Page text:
Crime Rate In Kiefer

Located almost at the heart of Oklahoma, the town of Kiefer is part of the Creek County with a total land area of 2.36 square miles.

In relation to the entire state, Kiefer is a relatively small town with a population of 1,818 (based on a 2012 Census).

The town has low occurrences of crime. The figures here state that the town holds a strong compliance for rules and the law.

Crimes concerning hate, violence and property are relatively low in this town. And the statistics may also be explained by the fact that the local police costume department are strategically in place to counter any untoward incidences of crime, or programs and platforms are effectively being implemented to stop and run after offenders and criminals and putting them behind bars.

Crime Rate Indexes

Crime rates are not entirely indicators of a location’s collective behavior on crimes or, generally speaking, committing offense. As there are a number of factors considered to measure crime statistics, a crime rate is, in other words, just one element in the whole picture.

Oklahoma, in a report in 2012, recorded a crime index of 1,990.45. The town of Kiefer comprised a small portion of this figure – a rough 461.68. With available records to compare against the state of Oklahoma, the town still has one of the lowest crime rates with the mean average cases of crime that occurred over the last four years. Considering this statistics, the town has a lower crime rate and is in fact one of the lowest in the state and in the national level.

As a matter of fact, the list of crimes listed in Kiefer is significantly lower in the entire state and ranks as number 24 in terms of crime incidences in the national level. Crime indexes are calculated based on crime algorithms from data collected. This means that the higher the crime index the town has, the higher the crime occurrences are.

No Case of Murder and Manslaughter

Specifically, there is a significant decrease in violent crimes over the last four years.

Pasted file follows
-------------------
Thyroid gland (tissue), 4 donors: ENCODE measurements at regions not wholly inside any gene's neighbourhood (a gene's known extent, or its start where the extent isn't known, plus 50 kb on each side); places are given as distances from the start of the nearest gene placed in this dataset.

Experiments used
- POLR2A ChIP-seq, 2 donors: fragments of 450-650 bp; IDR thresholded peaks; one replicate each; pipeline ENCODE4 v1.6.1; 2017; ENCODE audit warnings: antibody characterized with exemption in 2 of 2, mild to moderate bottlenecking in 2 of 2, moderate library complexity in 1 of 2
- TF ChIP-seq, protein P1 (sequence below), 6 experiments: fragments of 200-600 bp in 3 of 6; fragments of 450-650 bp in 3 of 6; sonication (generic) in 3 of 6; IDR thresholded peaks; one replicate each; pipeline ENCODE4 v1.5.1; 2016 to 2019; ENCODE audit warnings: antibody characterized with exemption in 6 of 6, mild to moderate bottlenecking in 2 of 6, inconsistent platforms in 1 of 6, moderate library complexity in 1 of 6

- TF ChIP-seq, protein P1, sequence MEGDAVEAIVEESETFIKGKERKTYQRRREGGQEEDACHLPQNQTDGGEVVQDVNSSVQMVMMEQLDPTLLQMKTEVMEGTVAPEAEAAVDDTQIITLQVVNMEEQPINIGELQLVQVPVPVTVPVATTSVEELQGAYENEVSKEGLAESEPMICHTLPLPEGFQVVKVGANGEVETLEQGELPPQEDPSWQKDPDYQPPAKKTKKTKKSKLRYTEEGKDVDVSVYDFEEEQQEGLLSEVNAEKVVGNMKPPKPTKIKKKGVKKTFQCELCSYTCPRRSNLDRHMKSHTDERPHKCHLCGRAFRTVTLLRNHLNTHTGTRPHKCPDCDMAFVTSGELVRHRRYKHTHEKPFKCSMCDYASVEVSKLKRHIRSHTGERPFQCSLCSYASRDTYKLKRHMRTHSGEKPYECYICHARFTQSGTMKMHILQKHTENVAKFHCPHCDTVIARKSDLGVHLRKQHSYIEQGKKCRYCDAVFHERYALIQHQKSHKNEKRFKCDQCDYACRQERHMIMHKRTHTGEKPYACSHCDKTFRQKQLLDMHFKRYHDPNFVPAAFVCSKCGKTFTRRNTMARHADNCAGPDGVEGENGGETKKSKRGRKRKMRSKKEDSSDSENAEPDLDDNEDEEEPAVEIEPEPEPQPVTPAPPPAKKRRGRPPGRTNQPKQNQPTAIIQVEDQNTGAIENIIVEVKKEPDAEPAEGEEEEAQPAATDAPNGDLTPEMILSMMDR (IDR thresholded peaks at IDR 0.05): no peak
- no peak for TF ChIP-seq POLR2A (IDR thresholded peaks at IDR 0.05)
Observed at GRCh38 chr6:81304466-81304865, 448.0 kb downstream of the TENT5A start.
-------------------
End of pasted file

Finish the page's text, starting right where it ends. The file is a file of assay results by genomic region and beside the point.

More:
Based on the current records of the Kiefer Police Department, only four violent crimes happened in 2012. This was a slight decrease in 2011 when only two violent crime incidences were reported.

In 2008, there were five violent crimes that occurred in Kiefer. There was no murder, forcible rape and manslaughter case in Kiefer. From 2008 to 2012, no such crime has actually occurred. And this says something about the town’s low tolerance for violence or brutality. There was one case of arson in 2008, but none occurred after that year and until 2012.

Furthermore, there were no cases of robbery in the town. Burglary, however, rose by sixty percent with six cases in 2012. Six cases of aggravated assault were reported in the same year – an increase of 50% from 2011. In 2008, there were five cases.

Property crimes increased in 2012 with 11 cases; the previous year, there were only six cases. Property crimes are those that include, among others, the following: theft, motor vehicle theft, robbery, larceny, shoplifting and vandalism.

What is significant to mention is that there is also no case of hate crimes in Kiefer. The state of Oklahoma, during the year 2012, reported a crime index of 15, and it is lower compared to other states actually.

 

History of Kiefer

Kiefer is a small town (population: 1,818 as of 2012 Census, with median household income of $54,333 in the same year) in the eastern and central part of Creek County, Oklahoma, right between State Highway 67 and Alternate US Highway 75.

It is nearest to the town of Sapulpa, approximately six miles.

A Brief History of Kiefer

This county, whose original name was Praper, became an oil-boom town in the 1906 when the Glenn Pool field was developed in the previous year. Prior to oil-rigging activities in this area, the town had some few buildings and establishment. In fact, the local post office was established on June 26, 1901.

It was also during this time that the construction of a railway system by the St. Louis, Oklahoma and Southern Railway (which was later known as St. Louis and San Francisco Railway) was made, connecting the town through a line south of Sapulpa. By 1906, this small town became a convenient transport point for bringing crude from the Glenn Pool field into the industrial refineries of Texas.

The name Kiefer came to be known with some conflicting stories as to how it really originated. There were many locals who said that the name was made in honor of Smith Kiefer, a resident of the town.

Another source tells of some stories that the name was taken from the last name of some Creek allotees who had their lands leased for the oil drilling ventures. Some other sources claim that the name was in honor of yet another local resident, John Kiefer. Whatever the real story is, the town came to be known as Kiefer when the post office was redesigned in 1906.

Kiefer Post Office

The Kiefer Post Office is located on 417 E Indiana, Kiefer, OK 74041. You can see the office hours and contact details here.